The prime minister said it is now imperative to “move at pace to negotiate our proposal with the EU.”
The EUs chief negotiator Michel Barnier gave a guarded welcome to the new U.K. position on Twitter. “I look forward to White Paper,” he wrote referring to the U.K. governments detailed Brexit position expected next week. “We will assess proposals to see if they are workable & realistic.”
Earlier in the day though, in a speech in Brussels, he had emphasized the importance of the EU single market as “the heart of the European project” and said that its rules are indivisible — something that on the face of it, Mays plan would require.
“There will be no damage to it,” said the EU negotiator. “There will be no unraveling of what weve achieved.”
Much of the U.K. governments proposal had been leaked during the week.
A separate statement released by the government admitted the U.K.s opening offer last year of a “deep and special relationship” needed to “evolve in order to provide a precise, responsible and credible basis for progressing negotiations.”
“We therefore agreed to a more developed and comprehensive proposal for the economic partnership,” the statement read. “At the core of this proposal is the establishment by the U.K. and the EU of a free trade area for goods.”
Details of the new plan will be set out in an official paper next week.
For services, restrictions would be imposed, limiting access to each others markets. But that, warned Julian David, CEO of techUK, would have “very real consequences.”
He said the U.K. tech sector does not see clear benefits of divergence with EU standards on services. “A goods only approach would risk U.K.-based tech firms selling into Europe having to comply with two competing regulatory regimes and being unable to guarantee that services can be provided on the same terms to customers in different locations,” he said.
“Such a deal also ignores the increasing number of goods that rely on a services contract to operate where divergence would make it harder for UK digital-services businesses to be part of European supply chains.”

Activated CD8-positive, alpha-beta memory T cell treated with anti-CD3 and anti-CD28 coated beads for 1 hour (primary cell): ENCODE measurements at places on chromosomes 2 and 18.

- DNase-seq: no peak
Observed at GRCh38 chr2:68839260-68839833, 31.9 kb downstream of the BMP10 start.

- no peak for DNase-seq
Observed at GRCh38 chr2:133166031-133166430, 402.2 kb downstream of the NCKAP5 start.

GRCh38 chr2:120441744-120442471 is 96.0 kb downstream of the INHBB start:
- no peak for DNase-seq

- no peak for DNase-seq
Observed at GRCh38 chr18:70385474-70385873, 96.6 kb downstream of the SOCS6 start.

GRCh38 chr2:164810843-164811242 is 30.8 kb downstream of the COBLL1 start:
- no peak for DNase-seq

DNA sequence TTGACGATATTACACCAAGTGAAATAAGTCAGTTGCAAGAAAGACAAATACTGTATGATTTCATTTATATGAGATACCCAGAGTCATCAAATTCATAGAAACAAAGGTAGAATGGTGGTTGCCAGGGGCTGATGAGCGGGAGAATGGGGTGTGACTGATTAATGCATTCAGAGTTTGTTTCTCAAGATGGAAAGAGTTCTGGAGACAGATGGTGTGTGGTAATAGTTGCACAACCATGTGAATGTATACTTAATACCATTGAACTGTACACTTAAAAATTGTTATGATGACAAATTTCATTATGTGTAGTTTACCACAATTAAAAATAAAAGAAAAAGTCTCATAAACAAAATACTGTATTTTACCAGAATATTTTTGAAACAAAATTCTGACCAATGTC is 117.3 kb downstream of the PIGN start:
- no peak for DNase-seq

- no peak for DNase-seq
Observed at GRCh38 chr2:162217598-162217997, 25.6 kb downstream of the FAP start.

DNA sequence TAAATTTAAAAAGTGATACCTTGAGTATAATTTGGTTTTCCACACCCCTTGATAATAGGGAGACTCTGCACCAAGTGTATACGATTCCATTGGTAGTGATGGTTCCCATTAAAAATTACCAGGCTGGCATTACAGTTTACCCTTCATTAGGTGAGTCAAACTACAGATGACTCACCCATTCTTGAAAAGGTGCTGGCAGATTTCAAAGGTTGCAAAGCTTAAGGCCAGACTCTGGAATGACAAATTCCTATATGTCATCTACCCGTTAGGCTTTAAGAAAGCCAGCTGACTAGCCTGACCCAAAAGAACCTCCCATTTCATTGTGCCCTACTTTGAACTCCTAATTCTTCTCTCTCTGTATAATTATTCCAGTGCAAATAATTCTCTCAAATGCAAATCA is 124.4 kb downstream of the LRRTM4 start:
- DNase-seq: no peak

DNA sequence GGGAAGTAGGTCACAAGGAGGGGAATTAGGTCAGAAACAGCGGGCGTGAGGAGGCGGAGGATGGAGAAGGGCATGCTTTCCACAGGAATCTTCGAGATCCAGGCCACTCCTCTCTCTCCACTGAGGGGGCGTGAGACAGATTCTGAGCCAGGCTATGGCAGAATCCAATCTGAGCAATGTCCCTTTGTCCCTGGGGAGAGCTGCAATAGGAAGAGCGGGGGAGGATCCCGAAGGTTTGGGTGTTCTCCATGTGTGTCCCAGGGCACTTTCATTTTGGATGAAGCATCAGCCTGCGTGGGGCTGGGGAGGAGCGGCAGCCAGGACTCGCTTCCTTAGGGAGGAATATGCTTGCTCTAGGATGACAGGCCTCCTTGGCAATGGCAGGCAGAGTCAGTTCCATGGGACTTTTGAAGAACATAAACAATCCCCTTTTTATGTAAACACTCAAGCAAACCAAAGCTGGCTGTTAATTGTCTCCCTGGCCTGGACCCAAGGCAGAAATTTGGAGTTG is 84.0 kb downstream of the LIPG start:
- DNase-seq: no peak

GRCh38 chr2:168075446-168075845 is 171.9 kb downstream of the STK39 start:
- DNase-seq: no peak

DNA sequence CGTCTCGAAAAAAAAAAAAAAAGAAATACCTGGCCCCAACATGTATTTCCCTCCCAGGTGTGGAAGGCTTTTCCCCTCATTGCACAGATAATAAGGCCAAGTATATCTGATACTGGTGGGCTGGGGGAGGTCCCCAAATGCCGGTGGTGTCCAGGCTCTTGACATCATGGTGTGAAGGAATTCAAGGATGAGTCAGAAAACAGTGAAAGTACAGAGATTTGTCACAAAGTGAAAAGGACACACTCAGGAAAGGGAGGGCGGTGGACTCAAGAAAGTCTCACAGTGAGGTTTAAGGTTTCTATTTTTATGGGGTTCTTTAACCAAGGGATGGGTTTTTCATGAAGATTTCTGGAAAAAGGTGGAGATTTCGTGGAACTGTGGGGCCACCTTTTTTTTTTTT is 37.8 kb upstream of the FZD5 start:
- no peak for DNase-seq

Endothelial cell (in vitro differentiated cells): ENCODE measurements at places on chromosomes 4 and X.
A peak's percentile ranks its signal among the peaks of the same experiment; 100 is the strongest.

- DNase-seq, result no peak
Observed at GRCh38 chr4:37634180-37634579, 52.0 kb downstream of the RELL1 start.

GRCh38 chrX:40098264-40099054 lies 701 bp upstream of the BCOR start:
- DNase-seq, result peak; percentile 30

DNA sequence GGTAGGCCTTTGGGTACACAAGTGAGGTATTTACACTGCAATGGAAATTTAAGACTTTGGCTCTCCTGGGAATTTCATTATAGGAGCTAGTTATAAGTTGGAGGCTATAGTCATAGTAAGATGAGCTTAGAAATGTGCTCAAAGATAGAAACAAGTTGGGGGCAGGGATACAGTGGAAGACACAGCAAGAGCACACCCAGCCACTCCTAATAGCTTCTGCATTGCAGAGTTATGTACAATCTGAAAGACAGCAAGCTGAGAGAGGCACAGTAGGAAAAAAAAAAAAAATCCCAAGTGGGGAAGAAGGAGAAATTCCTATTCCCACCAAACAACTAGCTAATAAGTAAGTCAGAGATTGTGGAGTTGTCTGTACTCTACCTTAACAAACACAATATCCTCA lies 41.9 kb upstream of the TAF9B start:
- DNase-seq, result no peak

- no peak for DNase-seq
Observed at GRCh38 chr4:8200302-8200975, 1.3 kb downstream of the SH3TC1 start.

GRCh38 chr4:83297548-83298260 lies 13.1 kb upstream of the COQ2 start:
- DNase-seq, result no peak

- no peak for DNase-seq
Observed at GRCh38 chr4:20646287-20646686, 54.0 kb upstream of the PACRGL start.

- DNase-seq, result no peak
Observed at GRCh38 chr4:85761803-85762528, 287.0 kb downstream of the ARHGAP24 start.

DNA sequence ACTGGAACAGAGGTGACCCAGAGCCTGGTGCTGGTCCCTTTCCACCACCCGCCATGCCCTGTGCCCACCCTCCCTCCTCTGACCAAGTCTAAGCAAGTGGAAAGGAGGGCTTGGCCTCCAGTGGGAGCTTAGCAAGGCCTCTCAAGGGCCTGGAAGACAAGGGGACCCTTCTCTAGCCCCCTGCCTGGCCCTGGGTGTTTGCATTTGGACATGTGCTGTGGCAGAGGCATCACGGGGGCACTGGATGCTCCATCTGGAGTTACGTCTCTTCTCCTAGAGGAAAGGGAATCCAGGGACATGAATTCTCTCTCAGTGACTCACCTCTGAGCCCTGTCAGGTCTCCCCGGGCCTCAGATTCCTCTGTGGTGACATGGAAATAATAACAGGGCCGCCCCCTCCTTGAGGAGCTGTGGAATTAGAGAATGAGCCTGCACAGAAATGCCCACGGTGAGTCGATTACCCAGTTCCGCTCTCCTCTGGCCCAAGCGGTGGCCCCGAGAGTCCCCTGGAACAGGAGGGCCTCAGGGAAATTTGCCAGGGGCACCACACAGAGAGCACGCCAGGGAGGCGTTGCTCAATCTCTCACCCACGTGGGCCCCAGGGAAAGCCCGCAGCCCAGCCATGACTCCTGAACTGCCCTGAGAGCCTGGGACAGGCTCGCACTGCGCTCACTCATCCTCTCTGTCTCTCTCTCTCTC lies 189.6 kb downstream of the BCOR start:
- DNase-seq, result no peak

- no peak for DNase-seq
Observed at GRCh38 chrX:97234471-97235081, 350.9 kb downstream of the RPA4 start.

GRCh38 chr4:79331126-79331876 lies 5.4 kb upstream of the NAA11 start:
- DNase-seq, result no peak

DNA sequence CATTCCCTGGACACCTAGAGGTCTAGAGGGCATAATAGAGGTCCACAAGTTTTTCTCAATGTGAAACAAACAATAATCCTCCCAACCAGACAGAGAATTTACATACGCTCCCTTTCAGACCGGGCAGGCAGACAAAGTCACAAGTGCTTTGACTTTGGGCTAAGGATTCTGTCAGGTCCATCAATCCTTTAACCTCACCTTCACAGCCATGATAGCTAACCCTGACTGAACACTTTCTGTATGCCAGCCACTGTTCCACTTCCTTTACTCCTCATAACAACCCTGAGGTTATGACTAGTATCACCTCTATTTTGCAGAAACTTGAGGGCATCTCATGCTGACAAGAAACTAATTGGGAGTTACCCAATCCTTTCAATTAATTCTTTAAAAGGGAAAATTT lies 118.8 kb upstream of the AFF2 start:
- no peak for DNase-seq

The Institute of Directors lobby group welcomed the “united front” from the Cabinet. “The more clarity we have on the future trading relationship, the easier it will be for business to plan ahead. We hope today will turn quickly into progress in negotiations, and clarity for business on the path ahead,” said Director General Stephen Martin.
The U.K. has also conceded a “joint institutional framework” to interpret the EU-U.K. agreement. “This would be done in the U.K. by U.K. courts, and in the EU by EU courts — with due regard paid to EU case law,” the government statement states.
In a further concession, the U.K. will pledge not to let regulatory standards for the environment, climate change, social and employment, and consumer protection fall below their current levels.
In a nod to Cabinet Brexiteers, the government statement insists the U.K. will leave the Common Agricultural Policy and Common Fisheries Policy, deliver an independent trade policy — ”including seeking accession to the Trans-Pacific Partnership” — end free movement and end “vast” annual payments to the EU budget.
However, the paper includes a reference to a new “mobility framework” so “U.K. and EU citizens can continue to travel to each others territories, and apply for study and work.”